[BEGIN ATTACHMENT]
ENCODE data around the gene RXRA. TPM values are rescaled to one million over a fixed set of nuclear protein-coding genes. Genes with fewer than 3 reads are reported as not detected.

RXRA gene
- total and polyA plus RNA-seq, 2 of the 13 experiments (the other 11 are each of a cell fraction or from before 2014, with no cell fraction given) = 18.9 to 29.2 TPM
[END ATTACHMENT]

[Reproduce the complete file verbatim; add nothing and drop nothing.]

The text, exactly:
ENCODE data around the gene RXRA. TPM values are rescaled to one million over a fixed set of nuclear protein-coding genes. Genes with fewer than 3 reads are reported as not detected.

RXRA gene
- total and polyA plus RNA-seq, 2 of the 13 experiments (the other 11 are each of a cell fraction or from before 2014, with no cell fraction given) = 18.9 to 29.2 TPM